Friday, February 29, 2008

Total Lunar Eclipse - February 20, 2008

People-powered video, courtesy of YouTube and an amateur astronomer using stop-motion photography.

Thursday, February 28, 2008

William F. Buckley, Jr.: An Appreciation

William F. Buckley, Jr. died yesterday. He had been a part of my life for so long that it hardly seems credible he's gone. I was reminded of a story about Bette Davis and Joan Crawford. The story is that when Joan Crawford died, Bette Davis said, "Now that Joan is dead I can say something good about her. Joan is dead. Good."
For reasons best left unsaid, I was watching Fox News Channel when they aired a "tribute" to Buckley. The tribute consisted of a series of still images for about thirty seconds. That was it. The man who was the public face of conservatism between the Goldwater debacle of 1964 and the election of Nixon in 1968; who championed Ronald Reagan when the former governor of California was still widely regarded as an unelectable loon; who swallowed his considerable pride and publicly praised Rush Limbaugh after Limbaugh surpassed him in influence; who had stood his ground, however wrongheaded such effort may have been, as the conservative movement left him; and who was famed for his articulate defense of his beliefs, was not allowed even a few posthumous words. It was exactly what he deserved. He had become a name and nothing more, derided as senile by his own political offspring once he criticized George W. Bush.
Like George Will, only in the pompous precincts of inside-the-Beltway politics could Buckley have been considered an intellectual. On any decent campus he would have been just another blowhard of above-average IQ and above-average self-regard. But in the sixties, he was adopted by the then-dominant moderate Democratic elite as their pet conservative, since he was not the pathetic ignoramus that typified the conservative movement of the mid-sixties (e.g., Robert Welch, whom in fact Buckley condemned in 1965, and George Wallace, whom he chastised on Firing Line in 1968). "But he's so articulate," people would say, and John Kenneth Galbraith among others became his friend. Buckley parlayed this opportunity into a prominent position as a commentator on TV, then during the Reagan administration was seen as a sort of John the Baptist figure, a voice that had been crying in the wilderness, now justified by the arrival of a savior.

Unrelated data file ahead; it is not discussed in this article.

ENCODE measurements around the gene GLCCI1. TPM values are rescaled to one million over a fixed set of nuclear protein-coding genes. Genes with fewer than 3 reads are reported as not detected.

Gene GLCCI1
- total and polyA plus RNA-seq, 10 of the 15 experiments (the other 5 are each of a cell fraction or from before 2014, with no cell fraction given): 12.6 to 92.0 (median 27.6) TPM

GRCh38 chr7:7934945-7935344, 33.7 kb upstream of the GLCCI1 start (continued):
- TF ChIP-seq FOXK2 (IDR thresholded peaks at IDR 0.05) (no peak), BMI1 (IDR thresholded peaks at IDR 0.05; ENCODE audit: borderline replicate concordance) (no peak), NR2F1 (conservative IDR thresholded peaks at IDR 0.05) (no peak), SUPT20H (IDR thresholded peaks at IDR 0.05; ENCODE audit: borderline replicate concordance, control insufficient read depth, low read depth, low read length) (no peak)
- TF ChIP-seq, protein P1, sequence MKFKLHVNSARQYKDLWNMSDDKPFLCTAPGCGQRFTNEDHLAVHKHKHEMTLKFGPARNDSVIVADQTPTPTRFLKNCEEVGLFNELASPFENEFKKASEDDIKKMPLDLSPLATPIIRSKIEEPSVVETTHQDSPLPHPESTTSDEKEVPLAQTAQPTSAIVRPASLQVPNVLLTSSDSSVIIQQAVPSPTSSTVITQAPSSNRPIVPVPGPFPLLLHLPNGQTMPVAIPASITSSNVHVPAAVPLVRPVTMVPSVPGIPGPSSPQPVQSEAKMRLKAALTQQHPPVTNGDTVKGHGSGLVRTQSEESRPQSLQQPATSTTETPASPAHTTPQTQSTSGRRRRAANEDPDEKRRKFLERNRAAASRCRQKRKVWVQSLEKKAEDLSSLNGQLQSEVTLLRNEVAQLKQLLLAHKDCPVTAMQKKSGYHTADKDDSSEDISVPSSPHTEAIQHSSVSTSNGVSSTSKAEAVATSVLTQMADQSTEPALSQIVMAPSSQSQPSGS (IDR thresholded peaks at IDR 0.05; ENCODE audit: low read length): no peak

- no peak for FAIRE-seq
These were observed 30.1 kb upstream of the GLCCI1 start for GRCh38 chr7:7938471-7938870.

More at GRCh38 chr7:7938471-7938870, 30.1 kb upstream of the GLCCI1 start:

But those pathetic ignorami who were then and are now the true heart of the conservative movement had the last laugh, as that Fox News tribute showed. Pushed aside at the very time the conservative movement had reach its greatest power ever, aging, in poor health, Buckley was far from vital and far from the center of the movement he had devoted his professional life to promoting. What he worked for had come to him; then it pushed him away.
The writer Larry L. King spent a few days with Buckley around 1965 and then wrote about the experience. The denouement is when Buckley publicly and angrily calls King a son of a bitch when he very obviously misunderstands a joke that King has made. King concludes the piece by saying in effect that only someone who has lived a hopelessly sheltered, and rather self-centered, life could behave as Buckley does. That was always true of the man. In his private life, where for all I know he may have been a true gentleman, there may well be those who will miss him. In the public arena where he proudly made his name, on both right and left, there will be none.
After I wrote this, I came across this post by tristero at Hullabaloo. And here's Glenn Greenwald's take, a fairly comprehensive overview of Buckley's life and career, plus his relationship to the conservative movement of today.
And after first publishing this post, I came across James Wolcott's piece.

Wednesday, February 27, 2008

Mildred Bailey - Lazy Bones

Happy Birthday, Mildred Bailey, you would have been 101 today. Let her be remembered as an excellent singer and as a cultural marker in our nation's fiercely contentious racial history.

Tuesday, February 26, 2008

Monday, February 25, 2008

Glenn Greenwald Rules our World

Well, not the way that Matt Drudge rules Mark Halperin's world, but still. As usual, he's got the goods.

Sunday, February 24, 2008

There Will be Blood Movie Trailer

I guess I fall into the group that thinks "glorious mess" when trying to describe "There Will be Blood." I absolutely loved "Boogie Nights," so I'm hardly a Paul Thomas Anderson hater, but I just thought this movie was a bunch of loosely connected bright spots. On the other hand, considering how much lazy crap comes out of our movie industry, it's hard to fault a movie that features serious consideration of timely themes and has solid acting. Let's see if DDL gets his second Oscar tonight.

Saturday, February 23, 2008

Allman Brothers with Duane at Fillmore East